COURTESY PHOTO, Treehouse

COURTESY PHOTO, Treehouse

Treehouse awarded $1.3 million in CARES Act to help fund foster care tutoring

Chance to better engage youth education during pandemic

Seattle-based Treehouse has been awarded $1.345 million in federal CARES Act funding to provide tutoring and academic remediation while also eliminating financial barriers to success in school for both youth in foster care and young adults in Extended Foster Care (EFC).

The award will fund the Treehouse CARES Project and must be used between now and the end of the year, according to a Feb. 16 Treehouse news release. The nonprofit organization partners with more than 7,800 youth in care, providing access to childhood experiences and critical resources as they plan for the future.

“During the pandemic, we’ve been alarmed by survey results that show academic disengagement impacting school performance. This much-needed temporary funding will allow us to tailor support to individual youth—hopefully until the return to classroom learning,” said Dr. Lisa Chin, Treehouse CEO. “Need is at its highest level right now, and we can’t stress enough the tremendous difference this will make for youth across Washington.”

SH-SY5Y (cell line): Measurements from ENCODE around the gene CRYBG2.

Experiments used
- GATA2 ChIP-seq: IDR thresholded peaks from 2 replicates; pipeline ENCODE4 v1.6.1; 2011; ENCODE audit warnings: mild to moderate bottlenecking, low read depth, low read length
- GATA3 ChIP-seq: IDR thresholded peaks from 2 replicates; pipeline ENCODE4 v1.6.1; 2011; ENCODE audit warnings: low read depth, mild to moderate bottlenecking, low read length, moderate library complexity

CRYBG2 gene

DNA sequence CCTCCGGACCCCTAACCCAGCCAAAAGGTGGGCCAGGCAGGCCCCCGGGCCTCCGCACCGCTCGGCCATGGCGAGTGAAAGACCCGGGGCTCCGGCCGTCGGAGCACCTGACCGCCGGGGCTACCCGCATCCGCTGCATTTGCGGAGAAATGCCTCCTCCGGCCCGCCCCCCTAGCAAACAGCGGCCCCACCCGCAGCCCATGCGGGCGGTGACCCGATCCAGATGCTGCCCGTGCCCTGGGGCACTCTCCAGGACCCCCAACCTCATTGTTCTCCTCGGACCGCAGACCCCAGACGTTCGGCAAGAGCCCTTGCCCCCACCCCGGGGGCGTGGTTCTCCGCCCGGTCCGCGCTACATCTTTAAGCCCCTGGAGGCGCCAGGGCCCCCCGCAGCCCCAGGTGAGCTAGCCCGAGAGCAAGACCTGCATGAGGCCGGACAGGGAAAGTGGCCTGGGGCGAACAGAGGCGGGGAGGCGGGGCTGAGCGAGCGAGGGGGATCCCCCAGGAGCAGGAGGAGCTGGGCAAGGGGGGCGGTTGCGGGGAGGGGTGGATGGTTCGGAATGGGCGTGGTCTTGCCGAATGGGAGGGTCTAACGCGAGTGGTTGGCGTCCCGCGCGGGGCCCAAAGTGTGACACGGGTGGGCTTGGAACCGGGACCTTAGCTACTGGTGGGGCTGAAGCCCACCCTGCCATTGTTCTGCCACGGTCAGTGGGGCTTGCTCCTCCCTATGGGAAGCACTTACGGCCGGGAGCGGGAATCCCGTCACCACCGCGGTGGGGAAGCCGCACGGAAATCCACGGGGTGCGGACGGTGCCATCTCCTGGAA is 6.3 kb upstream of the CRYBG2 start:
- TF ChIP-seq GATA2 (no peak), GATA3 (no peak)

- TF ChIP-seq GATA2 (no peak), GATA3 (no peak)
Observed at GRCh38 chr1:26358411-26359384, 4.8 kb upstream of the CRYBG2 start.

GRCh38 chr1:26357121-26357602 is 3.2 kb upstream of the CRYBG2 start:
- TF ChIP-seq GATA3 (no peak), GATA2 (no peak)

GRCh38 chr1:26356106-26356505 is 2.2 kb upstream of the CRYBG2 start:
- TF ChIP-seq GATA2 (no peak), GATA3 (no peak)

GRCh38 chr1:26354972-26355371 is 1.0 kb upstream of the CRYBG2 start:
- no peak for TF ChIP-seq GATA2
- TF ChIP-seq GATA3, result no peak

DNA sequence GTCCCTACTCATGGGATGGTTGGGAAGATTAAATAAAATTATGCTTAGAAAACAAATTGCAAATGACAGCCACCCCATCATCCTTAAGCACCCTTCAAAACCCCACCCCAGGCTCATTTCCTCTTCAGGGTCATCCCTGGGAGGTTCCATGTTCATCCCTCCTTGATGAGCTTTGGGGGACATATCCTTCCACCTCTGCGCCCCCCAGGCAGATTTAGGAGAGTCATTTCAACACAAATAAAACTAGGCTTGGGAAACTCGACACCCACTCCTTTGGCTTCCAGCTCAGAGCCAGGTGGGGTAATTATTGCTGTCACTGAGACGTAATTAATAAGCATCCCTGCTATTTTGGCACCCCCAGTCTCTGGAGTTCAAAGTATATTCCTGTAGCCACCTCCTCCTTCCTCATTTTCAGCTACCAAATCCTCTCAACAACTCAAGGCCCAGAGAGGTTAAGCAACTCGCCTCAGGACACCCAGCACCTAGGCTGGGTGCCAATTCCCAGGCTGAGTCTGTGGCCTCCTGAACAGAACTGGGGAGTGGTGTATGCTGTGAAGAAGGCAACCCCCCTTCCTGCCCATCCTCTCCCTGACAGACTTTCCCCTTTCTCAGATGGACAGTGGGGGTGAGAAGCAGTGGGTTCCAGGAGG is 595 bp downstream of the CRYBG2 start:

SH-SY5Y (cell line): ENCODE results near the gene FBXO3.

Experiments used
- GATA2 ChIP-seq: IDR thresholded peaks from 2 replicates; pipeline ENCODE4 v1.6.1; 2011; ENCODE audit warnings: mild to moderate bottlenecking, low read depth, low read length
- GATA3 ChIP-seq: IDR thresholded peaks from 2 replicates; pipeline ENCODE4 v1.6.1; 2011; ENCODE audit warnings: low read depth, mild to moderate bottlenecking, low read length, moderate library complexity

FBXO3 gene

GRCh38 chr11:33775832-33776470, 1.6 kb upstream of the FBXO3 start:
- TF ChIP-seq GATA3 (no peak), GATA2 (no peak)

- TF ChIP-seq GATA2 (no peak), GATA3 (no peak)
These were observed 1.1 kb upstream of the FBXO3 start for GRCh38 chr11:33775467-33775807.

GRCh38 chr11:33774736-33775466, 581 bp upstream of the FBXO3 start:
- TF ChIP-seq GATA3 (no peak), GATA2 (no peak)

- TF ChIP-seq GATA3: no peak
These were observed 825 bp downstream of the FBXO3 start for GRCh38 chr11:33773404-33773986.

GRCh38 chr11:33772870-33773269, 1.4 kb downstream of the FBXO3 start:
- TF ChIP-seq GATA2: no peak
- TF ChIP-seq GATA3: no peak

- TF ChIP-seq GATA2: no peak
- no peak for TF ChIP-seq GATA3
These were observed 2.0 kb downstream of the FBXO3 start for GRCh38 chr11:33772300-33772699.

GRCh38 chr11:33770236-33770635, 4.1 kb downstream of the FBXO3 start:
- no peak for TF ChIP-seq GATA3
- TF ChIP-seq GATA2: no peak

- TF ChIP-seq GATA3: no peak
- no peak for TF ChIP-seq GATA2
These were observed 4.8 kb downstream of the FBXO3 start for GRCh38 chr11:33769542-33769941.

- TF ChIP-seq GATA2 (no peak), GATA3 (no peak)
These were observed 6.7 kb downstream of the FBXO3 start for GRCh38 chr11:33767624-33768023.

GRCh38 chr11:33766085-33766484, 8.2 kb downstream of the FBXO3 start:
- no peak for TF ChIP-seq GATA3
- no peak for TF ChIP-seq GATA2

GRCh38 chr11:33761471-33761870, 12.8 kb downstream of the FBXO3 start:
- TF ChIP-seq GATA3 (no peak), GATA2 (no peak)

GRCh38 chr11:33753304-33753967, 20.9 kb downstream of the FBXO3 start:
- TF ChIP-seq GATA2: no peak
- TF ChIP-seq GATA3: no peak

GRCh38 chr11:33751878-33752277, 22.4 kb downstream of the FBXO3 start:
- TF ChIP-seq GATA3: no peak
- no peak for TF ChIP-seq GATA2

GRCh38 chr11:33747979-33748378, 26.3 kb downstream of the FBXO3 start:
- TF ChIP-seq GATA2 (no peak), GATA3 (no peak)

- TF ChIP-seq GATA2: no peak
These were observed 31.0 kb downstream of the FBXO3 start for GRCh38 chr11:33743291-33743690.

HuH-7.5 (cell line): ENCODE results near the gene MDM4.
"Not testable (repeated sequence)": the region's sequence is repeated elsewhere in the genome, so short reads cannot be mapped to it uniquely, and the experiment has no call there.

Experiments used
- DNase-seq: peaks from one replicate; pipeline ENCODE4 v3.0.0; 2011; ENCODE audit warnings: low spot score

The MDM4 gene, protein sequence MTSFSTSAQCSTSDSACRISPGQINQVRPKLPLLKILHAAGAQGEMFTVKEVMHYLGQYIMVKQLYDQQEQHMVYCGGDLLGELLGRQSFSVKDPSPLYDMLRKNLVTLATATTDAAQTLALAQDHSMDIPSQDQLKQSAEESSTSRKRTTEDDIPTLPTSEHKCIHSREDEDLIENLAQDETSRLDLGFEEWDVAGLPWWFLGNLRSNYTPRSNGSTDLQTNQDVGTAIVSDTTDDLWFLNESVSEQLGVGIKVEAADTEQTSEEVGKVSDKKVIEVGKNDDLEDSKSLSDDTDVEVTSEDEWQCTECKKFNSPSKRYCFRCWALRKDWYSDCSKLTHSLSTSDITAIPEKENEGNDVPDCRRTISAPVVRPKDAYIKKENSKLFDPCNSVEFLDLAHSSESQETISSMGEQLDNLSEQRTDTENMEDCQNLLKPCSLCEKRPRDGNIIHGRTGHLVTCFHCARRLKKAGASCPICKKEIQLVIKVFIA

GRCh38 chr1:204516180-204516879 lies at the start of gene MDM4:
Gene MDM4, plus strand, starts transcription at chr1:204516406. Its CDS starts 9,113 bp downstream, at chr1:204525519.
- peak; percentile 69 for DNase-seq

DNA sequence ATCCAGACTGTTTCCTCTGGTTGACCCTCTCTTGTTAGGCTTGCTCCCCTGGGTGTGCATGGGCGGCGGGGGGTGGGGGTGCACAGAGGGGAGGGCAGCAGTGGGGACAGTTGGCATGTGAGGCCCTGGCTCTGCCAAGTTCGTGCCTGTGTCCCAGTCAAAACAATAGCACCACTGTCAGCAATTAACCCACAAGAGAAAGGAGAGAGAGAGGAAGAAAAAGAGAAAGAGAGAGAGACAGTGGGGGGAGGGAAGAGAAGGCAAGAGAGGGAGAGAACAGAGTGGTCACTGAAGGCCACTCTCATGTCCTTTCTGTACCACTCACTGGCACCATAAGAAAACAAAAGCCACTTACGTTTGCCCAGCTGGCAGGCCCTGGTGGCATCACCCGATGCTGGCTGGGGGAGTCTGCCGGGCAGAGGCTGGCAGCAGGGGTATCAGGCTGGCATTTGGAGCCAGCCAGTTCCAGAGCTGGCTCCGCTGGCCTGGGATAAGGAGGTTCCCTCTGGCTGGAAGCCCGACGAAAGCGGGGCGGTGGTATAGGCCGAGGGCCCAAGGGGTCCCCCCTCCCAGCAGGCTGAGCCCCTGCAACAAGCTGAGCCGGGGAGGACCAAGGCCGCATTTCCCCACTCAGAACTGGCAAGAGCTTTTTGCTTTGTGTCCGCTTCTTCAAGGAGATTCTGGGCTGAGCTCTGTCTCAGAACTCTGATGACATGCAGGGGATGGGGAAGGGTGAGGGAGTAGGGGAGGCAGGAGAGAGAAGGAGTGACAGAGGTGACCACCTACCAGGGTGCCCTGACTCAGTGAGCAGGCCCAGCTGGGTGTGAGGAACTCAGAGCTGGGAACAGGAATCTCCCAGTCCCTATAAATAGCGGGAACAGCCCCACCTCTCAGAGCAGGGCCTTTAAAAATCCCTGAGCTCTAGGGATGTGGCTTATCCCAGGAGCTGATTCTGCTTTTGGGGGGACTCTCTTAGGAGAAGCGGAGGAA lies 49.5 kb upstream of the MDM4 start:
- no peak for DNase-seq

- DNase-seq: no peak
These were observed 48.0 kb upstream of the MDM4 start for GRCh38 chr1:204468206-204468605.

In addition to tutoring, the funding will cover a variety of materials and resources that encourage engagement in school, including school supplies and equipment, extracurricular activities, summer school and summer camp.

A survey of staff reporting on 1,175 Treehouse participants conducted in late November found 44% statewide require academic remediation, tutoring or homework assistance during the pandemic. In addition, 36% of foster and relative caregivers do not have the resources they need to support their youth’s education.

Each year, Treehouse provides education support services in Washington to about 50 percent of the school-aged children and youth in foster care.

Founded in 1988 by social workers, Treehouse is Washington’s leading nonprofit organization addressing the academic and other essential support needs of more than 7,800 youth in foster care.




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